Manchester grad leads the way with smart cane

A PhD student at Manchester University is developing a white cane with embedded sensors that alerts visually impaired users to their surroundings.


mySmartCane is the brainchild of Vasileios Tsormpatzoudis, from the University’s School of Electrical and Electronic Engineering. The prototype tool uses a low-cost embedded computer that functions in a similar way to a car parking sensor. An ultrasonic ball wirelessly measures the distance to approaching objects, converting the information into an audio signal. Variations in the frequency of the sound allow users to gauge their distance from an object.

“mySmartCane allows visually impaired people to sense their environment beyond the physical length of their cane,” said Vasileios, who is researching energy storage and power network integration at Manchester.

“The user is alerted to approaching objects using gentle audio, rather than waiting for the cane to physically bump into the object. Navigation is therefore easier and much faster.”

Vasileios was inspired to develop the cane after watching his mother struggle with retinis pigmentosa, a hereditary eye disorder that affects vision.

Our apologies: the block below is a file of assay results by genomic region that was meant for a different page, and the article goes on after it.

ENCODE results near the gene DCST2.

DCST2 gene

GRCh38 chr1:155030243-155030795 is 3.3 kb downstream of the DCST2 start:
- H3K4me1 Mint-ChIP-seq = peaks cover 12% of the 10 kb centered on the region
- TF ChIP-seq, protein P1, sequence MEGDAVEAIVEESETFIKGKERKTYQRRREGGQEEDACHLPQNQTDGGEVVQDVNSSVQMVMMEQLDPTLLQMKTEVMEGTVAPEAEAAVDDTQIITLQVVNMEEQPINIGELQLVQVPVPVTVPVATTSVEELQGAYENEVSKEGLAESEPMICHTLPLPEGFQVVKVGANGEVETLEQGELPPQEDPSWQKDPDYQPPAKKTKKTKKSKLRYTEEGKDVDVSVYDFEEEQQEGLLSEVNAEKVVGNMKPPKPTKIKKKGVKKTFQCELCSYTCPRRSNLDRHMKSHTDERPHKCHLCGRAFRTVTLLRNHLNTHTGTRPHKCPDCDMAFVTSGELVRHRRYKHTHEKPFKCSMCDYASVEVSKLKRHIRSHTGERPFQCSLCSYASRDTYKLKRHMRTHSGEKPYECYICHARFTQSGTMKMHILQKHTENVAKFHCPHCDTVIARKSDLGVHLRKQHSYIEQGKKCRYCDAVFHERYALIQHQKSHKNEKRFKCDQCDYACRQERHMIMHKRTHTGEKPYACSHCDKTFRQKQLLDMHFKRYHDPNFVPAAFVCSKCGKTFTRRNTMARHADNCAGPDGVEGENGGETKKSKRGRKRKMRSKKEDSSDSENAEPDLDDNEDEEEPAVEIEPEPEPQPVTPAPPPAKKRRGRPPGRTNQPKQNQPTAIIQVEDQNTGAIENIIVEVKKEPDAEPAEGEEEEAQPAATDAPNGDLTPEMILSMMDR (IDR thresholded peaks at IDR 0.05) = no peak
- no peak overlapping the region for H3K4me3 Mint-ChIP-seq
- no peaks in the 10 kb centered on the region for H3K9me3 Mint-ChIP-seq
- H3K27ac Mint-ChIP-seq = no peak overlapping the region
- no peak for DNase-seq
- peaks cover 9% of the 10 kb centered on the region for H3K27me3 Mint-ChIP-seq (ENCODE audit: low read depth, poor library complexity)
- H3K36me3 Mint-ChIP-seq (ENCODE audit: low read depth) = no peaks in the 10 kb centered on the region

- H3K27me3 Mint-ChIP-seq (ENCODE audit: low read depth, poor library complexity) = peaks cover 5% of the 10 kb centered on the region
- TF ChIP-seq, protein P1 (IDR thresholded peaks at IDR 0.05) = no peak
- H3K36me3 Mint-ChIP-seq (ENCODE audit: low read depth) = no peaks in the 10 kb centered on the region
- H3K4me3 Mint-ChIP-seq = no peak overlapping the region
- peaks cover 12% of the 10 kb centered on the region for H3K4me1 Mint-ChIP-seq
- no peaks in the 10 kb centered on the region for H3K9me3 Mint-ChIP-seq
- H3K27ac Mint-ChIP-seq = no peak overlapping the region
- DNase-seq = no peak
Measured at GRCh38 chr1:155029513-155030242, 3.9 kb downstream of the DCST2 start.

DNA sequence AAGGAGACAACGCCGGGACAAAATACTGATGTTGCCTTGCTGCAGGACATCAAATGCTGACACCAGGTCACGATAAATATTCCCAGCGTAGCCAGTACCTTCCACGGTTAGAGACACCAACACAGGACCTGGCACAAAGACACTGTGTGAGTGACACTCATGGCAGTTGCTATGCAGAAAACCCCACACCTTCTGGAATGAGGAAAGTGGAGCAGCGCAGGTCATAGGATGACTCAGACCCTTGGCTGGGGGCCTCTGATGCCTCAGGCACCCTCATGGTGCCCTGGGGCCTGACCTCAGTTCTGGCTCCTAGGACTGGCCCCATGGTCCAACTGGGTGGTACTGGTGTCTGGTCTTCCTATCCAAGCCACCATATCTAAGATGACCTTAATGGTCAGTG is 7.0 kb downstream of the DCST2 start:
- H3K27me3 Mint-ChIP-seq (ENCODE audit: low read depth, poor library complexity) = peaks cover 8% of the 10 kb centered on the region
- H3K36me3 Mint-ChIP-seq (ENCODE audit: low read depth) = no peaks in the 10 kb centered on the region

“I have seen first-hand the struggle visually impaired people have to put up with when they try to navigate with the traditional white cane,” he said.

“In preparation for the project, I conducted many conversations with existing white cane users. The key takeaway was that my modernised white-cane had to be as simple and low-cost, so I used 3D printing and cheap sensors to create an ultrasonic sensory ball, which attaches to the bottom of most existing white-canes.”

Sound can be communicated to the user via a single earpiece or a pair of bone-conducting headphones, with the latter enabling people to hear sounds from the external environment as well as from the cane. According to Vasileios, mySmartCane is still at an early stage of development, and there are several areas where the prototype could be improved.

“I do have many ideas to refine the design further,” he said. “For example, I want to add an additional sensor to detect overhead obstacles such as sign-posts or doorways which could cause injury and are impossible to detect with a normal white cane. Another innovation could be using vibration rather sound.”